City Press and Haffajee: whose racism is it?


A twitter storm has broken out in the past days regarding City Press’ Editor-in-Chief Ferial Haffajee tweet regarding “[…] naked racism on display yesterday. […]” referring to an internal meeting and what she considered a racist attack against two white editors.

A follow-up tweet from her stated

I don’t tolerate white racists, so what makes black racists any different? Today, I drew a line in that sand. Two sides: one awful coin.

@ferialhaffajee 7:18 PM – 16 Oct 2013

Which unleashed a storm where a.o. Andile Mngxitama and numerous other known figures (and of course Julius Malema) contributed to. I’ve been following some of it on Twitter, and some of it through articles online; that and some comments by friends on Facebook who posted links. Haffajee apparently lodged a complaint as well regarding “cultural superiority” – I assume from black colleagues at City Press, “cultural chauvinism”, and some other stuff. She commented on “Black racism” and a “new oppression”, among other things.

Setting aside all the internal issues at City Press, I’m not partial to their meeting minutes and got no clue what was actually said; to those interested in this check Media Online’s article. My issue here is simply the comments that Haffajee made online, regarding racism, and specifically “Black racism” – please do note my use of quotation marks here.

I’ve always had an issue with how “reverse racism” and “Black racism” are put forward as equally problematic issues as racism. Mostly this is because of the context in which we live, a context of prevailing inequality world wide – for the most part along racial lines – and the enduring effects of colonialism; then there is the neo-colonialism that is rampant nowadays.

The term “Black racism” seems to imply that this particular racism is specific to Black people, which doesn’t make sense. I get “white racism”, which one could argue is specifically linked to – and/or based in – the privilege that comes white skin colour. I get racism, but not “Black racism” or “reverse racism”; the latter would be then from Black to white, reversing a previous trend? I’m not seeing this either.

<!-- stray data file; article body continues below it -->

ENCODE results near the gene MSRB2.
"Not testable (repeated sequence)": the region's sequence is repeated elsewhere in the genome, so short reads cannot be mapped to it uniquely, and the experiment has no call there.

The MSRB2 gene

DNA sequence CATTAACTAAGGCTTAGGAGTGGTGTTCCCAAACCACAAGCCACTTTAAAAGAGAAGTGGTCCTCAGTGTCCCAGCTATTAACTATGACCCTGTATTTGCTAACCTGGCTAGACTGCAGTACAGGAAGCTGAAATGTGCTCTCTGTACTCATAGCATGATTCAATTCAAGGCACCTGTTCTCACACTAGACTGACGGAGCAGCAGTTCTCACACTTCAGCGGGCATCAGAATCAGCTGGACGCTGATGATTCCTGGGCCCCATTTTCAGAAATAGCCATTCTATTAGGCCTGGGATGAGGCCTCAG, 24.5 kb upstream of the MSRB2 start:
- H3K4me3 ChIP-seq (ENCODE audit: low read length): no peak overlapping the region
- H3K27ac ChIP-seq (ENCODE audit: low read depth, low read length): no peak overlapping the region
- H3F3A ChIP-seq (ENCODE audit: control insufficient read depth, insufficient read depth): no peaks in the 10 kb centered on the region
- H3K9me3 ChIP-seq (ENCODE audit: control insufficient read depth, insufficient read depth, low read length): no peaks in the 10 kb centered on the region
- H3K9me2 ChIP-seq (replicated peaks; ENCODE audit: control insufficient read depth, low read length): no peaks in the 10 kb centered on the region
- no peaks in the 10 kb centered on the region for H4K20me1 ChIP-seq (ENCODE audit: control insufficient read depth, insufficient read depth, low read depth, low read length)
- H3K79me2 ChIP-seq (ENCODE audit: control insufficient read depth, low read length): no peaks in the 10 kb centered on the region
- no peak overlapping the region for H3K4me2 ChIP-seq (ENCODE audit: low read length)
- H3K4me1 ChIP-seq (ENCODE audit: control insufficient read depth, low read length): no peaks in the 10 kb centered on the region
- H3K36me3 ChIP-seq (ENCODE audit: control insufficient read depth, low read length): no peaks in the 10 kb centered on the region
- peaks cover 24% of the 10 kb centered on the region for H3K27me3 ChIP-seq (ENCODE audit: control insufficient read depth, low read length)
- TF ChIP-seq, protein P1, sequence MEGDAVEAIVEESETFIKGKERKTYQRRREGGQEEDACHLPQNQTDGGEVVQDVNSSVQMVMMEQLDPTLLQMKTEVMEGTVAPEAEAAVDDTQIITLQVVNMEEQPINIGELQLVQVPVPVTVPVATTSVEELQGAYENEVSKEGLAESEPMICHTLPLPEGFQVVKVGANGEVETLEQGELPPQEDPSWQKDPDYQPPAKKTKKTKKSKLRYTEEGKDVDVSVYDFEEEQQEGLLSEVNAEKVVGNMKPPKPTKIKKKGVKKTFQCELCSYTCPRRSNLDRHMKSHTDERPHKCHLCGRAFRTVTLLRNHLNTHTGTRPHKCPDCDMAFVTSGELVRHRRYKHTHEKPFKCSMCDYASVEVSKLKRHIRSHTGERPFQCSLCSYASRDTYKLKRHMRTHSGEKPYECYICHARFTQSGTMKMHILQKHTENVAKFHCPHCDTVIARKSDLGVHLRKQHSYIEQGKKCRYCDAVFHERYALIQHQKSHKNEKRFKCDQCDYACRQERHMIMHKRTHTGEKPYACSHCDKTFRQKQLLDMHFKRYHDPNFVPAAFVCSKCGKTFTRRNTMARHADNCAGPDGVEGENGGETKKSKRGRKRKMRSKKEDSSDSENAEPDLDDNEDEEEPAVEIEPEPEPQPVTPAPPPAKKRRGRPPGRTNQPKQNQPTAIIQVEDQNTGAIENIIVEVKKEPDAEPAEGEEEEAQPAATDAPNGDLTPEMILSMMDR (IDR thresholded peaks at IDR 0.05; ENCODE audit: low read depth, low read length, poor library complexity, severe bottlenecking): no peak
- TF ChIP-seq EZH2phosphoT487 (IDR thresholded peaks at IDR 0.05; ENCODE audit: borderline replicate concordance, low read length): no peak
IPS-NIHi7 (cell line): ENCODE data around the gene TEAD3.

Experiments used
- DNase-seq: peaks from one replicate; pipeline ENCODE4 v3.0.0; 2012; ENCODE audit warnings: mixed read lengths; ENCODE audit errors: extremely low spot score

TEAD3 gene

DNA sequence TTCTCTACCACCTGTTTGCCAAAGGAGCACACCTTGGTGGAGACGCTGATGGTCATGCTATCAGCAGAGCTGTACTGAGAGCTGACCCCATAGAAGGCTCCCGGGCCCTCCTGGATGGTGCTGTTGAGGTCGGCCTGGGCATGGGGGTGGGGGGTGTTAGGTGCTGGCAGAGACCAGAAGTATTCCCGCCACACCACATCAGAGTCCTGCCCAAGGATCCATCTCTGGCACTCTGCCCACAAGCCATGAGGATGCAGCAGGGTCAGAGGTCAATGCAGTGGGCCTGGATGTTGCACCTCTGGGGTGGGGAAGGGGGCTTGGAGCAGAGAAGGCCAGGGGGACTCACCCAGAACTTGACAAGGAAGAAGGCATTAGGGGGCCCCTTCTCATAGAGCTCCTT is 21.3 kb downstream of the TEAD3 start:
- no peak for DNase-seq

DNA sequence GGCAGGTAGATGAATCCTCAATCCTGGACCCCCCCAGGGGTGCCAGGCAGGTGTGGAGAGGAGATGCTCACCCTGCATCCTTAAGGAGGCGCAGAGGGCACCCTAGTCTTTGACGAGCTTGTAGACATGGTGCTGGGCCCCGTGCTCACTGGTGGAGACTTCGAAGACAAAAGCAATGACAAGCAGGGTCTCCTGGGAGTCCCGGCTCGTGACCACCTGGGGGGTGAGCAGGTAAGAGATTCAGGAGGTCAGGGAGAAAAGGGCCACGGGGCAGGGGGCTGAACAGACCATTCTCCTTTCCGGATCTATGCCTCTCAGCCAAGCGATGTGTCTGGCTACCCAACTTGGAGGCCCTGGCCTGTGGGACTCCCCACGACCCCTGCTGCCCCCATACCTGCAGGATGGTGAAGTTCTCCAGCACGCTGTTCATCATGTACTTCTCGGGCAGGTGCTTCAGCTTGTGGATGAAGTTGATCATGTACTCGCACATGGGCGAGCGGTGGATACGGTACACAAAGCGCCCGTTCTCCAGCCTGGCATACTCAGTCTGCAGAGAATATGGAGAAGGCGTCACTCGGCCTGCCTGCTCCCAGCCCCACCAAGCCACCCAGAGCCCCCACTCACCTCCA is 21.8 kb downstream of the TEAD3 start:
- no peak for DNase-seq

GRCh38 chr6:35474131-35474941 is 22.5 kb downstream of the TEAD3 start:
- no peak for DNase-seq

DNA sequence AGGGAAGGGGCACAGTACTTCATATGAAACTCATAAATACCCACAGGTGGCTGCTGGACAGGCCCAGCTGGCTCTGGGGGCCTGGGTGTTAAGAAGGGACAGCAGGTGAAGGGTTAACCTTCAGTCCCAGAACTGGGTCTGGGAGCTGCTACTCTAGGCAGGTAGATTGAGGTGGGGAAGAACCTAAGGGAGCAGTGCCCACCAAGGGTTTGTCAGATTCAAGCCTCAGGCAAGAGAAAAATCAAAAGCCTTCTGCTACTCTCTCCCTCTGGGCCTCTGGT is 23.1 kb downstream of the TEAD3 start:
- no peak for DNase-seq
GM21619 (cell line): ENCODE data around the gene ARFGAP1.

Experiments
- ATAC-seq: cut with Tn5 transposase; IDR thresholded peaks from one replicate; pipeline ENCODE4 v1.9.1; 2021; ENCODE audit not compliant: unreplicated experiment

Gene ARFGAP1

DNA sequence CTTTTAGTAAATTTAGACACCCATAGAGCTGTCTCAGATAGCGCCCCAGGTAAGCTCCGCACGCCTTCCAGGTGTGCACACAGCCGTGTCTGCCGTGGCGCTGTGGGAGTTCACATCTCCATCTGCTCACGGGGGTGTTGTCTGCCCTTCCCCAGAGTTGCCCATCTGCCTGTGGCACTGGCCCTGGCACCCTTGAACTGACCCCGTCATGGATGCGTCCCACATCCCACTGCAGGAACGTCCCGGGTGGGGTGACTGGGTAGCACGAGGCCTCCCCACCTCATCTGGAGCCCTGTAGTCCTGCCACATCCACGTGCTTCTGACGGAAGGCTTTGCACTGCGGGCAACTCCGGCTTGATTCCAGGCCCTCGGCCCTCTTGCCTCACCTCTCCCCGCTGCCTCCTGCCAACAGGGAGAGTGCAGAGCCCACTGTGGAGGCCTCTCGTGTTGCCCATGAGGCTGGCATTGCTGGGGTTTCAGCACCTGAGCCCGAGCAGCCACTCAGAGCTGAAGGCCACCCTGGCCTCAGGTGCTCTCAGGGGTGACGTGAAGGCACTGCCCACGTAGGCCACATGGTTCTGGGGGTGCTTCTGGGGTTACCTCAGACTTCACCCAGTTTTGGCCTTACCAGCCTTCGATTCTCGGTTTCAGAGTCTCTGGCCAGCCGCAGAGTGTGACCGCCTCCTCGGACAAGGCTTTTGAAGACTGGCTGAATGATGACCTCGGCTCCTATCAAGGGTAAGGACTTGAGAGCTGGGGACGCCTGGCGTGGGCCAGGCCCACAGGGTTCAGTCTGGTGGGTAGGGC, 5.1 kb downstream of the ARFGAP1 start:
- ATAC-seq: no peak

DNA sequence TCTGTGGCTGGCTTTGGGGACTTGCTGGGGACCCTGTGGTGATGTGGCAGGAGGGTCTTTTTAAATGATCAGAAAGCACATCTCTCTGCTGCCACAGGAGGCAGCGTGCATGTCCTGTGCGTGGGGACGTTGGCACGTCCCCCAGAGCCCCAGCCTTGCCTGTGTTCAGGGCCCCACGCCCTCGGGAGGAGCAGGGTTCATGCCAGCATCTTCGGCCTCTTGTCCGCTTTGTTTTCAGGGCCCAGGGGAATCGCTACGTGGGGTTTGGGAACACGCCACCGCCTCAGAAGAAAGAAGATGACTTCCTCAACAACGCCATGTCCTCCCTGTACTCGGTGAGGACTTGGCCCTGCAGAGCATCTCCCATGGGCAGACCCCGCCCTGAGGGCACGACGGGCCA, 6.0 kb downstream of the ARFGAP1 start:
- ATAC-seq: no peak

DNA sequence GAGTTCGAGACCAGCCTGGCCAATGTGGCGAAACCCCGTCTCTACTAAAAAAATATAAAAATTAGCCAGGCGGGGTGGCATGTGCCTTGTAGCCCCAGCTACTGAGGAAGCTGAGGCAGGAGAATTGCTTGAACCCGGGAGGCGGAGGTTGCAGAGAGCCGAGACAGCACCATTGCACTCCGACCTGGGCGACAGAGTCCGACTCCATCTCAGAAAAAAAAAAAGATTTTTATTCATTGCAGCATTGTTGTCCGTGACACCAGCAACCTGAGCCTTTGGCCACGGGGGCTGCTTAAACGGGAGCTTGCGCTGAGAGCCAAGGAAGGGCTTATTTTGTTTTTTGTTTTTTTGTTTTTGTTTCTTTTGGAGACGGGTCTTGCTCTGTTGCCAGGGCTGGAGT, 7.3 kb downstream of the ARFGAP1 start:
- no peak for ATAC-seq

From my point of view, when I look at South Africa, it is hard to see any “reverse racism” or “cultural superiority” from Black people. Even in the most militant calls for land redistribution I fail to see racism of any kind… from my perspective, if someone steals someone from you and then you go and get it back, it isn’t theft; in cases of the majority of land that is still owned by white people due to colonialism and apartheid, of course this should be rectified. The question that remains is how to do it in a way that the economy can handle.

Of all racism I see in South Africa, I see all of it coming from those who are privileged, which is according to very racialised lines, who at least have lost their political dominance. I have yet to meet any Black people who consider their culture to be superior; instead I see the struggle of Black people whose culture has been – and still is – marginalised and stereotyped as backwards and outdated. While traditions change, as they should, and while there are issues here that need to change (e.g. ukuthwala), can’t Black people try to figure this out in a way that doesn’t stigmatise their culture – and indirectly – themselves? What we get now is too often arguments to turn into “Black culture is problematic”; I guess that is cultural superiority/chauvinism, but not in the way that Haffajee would argue.

Ref.

Nevill, Glends. Exclusive: Haffajee draws a line in the sand over racism. Media Online (2013-10-17). Retrieved 2013-10-18.

Petersen, Zulfa. Haffajee draws the line on black racism. News24 (2013-10-17). Retrieved 2013-10-18.

Journalists accuse editor of racism: Report. Sowetan Live (2013-10-18). Retrieved 2013-10-18.

City Press to investigate racism claims at paper. Mail & Guardian (2013-10-16). Retrieved 2013-10-18.

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